Tuesday, February 7, 2012, at 5:15 p.m.,
Massachusetts Historical Society
Mr. J.L. Bell, Boston 1775, will present:
“Marital Infidelity and Espionage in the Siege of Boston”
Comment: Robert Allison, Suffolk University
This paper will examine patterns in the popular linkage between marital and political infidelities over a range of espionage cases from the start of the Revolutionary War. Drawing on new findings about such spies as Dr. Benjamin Church, Benjamin Thompson, and the Rev. John Carnes, it will address the topic from multiple perspectives, including actual cases, the use of marital disloyalty as a metaphor for political disloyalty, and how stories of family splits were hidden, preserved, or retold.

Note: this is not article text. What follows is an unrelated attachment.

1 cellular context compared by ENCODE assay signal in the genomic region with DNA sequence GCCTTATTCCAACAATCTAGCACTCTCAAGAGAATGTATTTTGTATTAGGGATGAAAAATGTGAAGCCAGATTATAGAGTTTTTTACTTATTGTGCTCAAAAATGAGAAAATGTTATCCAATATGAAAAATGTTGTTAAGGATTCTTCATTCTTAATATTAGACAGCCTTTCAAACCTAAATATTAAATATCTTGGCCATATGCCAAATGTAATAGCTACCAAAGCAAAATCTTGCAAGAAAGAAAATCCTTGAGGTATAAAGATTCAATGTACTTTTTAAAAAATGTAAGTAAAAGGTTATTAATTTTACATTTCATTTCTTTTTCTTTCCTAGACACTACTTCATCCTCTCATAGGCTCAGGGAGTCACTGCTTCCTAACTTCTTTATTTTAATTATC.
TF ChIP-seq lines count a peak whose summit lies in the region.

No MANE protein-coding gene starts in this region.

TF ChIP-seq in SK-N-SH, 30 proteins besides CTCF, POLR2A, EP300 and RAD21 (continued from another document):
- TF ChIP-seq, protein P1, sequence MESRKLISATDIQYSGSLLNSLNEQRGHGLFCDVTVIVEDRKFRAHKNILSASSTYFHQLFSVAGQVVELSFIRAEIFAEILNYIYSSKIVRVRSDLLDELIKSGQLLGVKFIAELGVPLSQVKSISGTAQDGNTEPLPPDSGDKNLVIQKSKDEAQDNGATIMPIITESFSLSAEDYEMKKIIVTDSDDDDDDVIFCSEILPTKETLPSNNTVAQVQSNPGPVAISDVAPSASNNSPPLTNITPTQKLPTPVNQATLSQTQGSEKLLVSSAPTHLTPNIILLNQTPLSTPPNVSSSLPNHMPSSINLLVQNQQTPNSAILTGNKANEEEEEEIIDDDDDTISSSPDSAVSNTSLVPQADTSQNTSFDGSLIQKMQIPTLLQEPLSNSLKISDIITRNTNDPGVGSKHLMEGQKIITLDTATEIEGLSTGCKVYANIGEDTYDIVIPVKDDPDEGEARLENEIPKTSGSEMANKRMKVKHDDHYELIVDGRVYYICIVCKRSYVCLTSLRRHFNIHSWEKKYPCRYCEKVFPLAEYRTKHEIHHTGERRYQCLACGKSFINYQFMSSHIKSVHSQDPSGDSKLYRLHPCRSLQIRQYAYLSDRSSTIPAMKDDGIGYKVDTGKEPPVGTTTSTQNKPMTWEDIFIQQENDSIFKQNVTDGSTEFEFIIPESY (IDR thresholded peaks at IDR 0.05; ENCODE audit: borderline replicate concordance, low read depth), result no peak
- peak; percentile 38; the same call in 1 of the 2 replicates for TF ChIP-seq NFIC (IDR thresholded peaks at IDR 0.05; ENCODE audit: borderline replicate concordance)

Each side of the political conflict tried to portray the other’s leaders, up to and including Thomas Gage and George Washington, as unfaithful husbands. Betrayal in the home, such reports suggested, led to betrayal of the public. Some men involved in espionage did indeed make a habit of extramarital affairs, but others appear to have undertaken their risky ventures to support their wives and children.
Both at the time and in later generations, Americans have been selective about which family splits they recorded, and thus which side’s agents appeared most treacherous.
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All seminars take place at the Society, 1154 Boylston St., Boston, MA, and commence at 5:15 p.m. Each seminar consists of a discussion of a pre-circulated paper provided to our subscribers. (Papers will be available at the event for those who choose not to subscribe.) Afterwards the Society will provide a light buffet supper.
All seminars are free and open to the public. As in the past, we are making the essays available to subscribers as .pdfs through the seminar’s webpage, http://www.masshist.org/2012/calendar/seminars/early-american-history.